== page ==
And with that she leaves me alone in the basement surrounded by rejected artifacts...... 


Elaine Ambrose is an award-winning, bestselling author of ten books and a popular humorist, public speaker, and workshop facilitator. Her books have won six national writing awards in the past four years. Publishers Weekly reviewed Midlife Cabernet as “laugh-out-loud funny!” and Foreword Reviews wrote that the book was “an argument for joy” similar to Erma Bombeck. Her book, Midlife Happy Hour, was a finalist for 2016 Foreword INDIES Book of the Year and won two writing awards. Her bilingual children’s book, The Magic Potato – La Papa Mágica, was selected by the Idaho State Board of Education for the statewide curriculum and won the 2018 Moonbeam Children’s Book Award. Her memoir, Frozen Dinners, was released in November, 2018. One of her syndicated blog posts became one of the most-read posts in the history of The Huffington Post. Elaine lives and laughs in Meridian, Idaho. Find her books and blogs at

Friday, November 2, 2018

Welcome To The World, Alessandra!

     On Thursday, October 25th, my second granddaughter was born, and what a glorious day it was! Welcome to the world, Alessandra Harper Lira. Mom got through surgery just fine and Dad is over the moon happy. We all agree that Aless looks most like her daddy right now, but she DOES have the round cheeks of a Doyle baby. She has a healthy appetite too, which doesn't surprise me in the least since several of us in the Doyle family tend to eat like Vikings (nope, not naming names!).

     I fell in love with Aless the minute I laid eyes on her, as did her big sister Isabella. I think these two girls will always be close sisters, and I can't wait to see what life has in store for them!

     Everyone has been asking for photos, so there you go. And there's plenty more where these came from!

Proud big sister!

Poppi and Alessandra

Sleeping Beauty

Those Doyle cheeks!

Nonnie with Aless

The eyes of an old soul

Can you feel the love?

     We are truly blessed with the birth of a second grandchild. I pray that there will be many, many more in our future!!

Friday, October 19, 2018

Fly On The Wall: The Endless Celebration

     Welcome to another edition of Fly On The Wall group blog postings, hosted by Karen of Baking in a Tornado. Today, four bloggers are welcoming you into their homes for a glimpse at what goes on behind closed doors.

     The past few weeks at the Doyle abode have been busy indeed. As promised in my last Fly post, I  have some photos from my daughter's baby shower, along with pics from my vacay in St. Augustine and a lovely birthday dinner celebration with my family.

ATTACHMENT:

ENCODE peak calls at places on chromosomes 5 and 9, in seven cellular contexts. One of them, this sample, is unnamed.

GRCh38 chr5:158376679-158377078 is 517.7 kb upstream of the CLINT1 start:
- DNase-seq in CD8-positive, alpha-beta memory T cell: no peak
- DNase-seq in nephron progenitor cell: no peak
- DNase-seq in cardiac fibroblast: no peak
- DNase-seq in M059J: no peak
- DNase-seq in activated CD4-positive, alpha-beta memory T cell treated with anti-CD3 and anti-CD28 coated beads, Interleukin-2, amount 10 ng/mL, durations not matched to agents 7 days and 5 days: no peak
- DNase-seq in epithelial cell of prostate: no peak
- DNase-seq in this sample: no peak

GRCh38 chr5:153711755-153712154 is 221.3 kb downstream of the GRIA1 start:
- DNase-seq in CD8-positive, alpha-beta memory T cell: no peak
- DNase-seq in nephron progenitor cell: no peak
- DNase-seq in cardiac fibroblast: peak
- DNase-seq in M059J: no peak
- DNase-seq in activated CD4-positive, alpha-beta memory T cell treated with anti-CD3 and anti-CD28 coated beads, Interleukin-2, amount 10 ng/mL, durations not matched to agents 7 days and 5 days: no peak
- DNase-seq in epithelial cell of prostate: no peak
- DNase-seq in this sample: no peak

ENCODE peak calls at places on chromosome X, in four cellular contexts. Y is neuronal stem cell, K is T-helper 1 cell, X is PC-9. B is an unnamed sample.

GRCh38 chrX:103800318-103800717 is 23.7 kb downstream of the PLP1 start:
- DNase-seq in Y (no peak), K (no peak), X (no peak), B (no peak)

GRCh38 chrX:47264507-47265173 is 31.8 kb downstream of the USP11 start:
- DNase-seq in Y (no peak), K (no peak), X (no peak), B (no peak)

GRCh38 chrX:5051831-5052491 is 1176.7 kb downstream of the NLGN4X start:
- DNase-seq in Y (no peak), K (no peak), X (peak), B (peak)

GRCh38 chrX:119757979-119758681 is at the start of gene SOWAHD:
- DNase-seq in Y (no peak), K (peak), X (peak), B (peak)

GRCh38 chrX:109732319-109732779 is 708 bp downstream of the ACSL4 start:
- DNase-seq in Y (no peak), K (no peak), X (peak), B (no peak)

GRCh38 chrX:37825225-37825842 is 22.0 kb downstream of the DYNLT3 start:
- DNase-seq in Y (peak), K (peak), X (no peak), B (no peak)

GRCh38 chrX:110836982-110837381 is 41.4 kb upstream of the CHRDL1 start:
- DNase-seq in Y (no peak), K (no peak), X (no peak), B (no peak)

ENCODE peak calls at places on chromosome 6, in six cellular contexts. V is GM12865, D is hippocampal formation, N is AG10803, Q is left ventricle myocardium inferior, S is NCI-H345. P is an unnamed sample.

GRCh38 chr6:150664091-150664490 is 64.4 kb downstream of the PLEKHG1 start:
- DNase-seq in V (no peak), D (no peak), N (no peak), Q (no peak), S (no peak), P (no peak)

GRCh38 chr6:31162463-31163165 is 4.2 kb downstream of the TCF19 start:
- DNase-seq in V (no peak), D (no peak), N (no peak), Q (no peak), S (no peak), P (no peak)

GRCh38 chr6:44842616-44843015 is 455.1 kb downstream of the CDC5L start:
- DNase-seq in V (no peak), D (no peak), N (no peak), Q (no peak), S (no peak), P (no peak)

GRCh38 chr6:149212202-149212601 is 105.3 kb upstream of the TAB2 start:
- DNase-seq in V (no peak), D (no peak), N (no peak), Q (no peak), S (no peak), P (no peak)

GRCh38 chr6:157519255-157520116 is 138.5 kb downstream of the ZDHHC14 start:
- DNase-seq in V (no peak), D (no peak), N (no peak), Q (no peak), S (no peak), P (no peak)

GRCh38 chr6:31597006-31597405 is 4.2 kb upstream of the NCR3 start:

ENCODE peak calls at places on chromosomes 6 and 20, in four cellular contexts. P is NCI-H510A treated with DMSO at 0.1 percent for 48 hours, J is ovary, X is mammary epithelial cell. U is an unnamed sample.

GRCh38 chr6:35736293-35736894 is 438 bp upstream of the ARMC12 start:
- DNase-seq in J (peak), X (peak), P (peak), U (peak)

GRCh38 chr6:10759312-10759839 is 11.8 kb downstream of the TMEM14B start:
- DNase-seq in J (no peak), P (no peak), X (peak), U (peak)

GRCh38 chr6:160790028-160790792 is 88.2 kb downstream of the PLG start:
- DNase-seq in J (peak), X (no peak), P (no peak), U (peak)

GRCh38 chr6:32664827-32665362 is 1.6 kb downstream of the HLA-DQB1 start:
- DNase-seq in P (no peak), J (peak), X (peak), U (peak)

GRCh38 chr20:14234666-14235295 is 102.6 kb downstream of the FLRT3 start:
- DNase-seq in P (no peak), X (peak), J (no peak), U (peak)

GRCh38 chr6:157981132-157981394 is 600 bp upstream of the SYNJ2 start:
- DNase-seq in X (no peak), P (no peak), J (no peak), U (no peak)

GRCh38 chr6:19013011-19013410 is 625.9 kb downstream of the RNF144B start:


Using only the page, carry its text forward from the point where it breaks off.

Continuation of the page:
The games played at the baby shower were INSANE. One was a baby bottle beer drinking contest (the men really appreciated that one), another involved wrapping people in "diapers" made from rolls of toilet paper, and then there was my personal favorite---twerking with a tissue box filled with ping pong balls strapped to your butt. No, I did NOT participate, but I couldn't stop laughing.

     My daughter received so many lovely gifts, but before this baby comes next week, I need to load her up with some Carter's outfits and some other cool kids' gear. Her c-section date is Oct. 25th, and I'm ridiculously excited to welcome my new granddaughter into the world!

     Last week the Hubs and I went on our annual trip to St. Augustine, Florida, for an early birthday celebration (Yes, I am the type of person to extend my birthday celebration for an entire week). But it wasn't just about the birthday---this was truly a celebration of life after my recent health scare. The whole ordeal was an eye opener and made me appreciate my blessings even more than I already do. Cliche as it sounds, life really is short and we need to make every minute count.

     There's just something special about the historic town of St. Augustine, and how it always feels like home to us whenever we visit. We spent our time exploring museums, shopping in some cool hipster boutiques, and eating our way through the town's finest restaurants, but I have to say that my two favorite activities involved a horse-drawn carriage ride and what I jokingly refer to as our "clown car" rental. There's nothing like zipping around the backroads of a city in a tiny, yellow convertible with a loud horn.

When we returned home, we gathered the family and went to a dinner celebration at one of my favorite seafood restaurants. After all the eating and drinking I've been doing this past week, I think it's time to renew my diet vows....but not until I finish this last box of Godiva chocolates....

***WANT MORE MENO MAMA? Check out my latest on Weekly Humorist: "A Sampling of Brett Kavanaugh's Home Brewed Beers."

Buzz around, see what you think, then click on these links for a peek into some other homes:

Baking In A Tornado        
Menopausal Mother           
Never Ever Give Up Hope  
Spatulas on Parade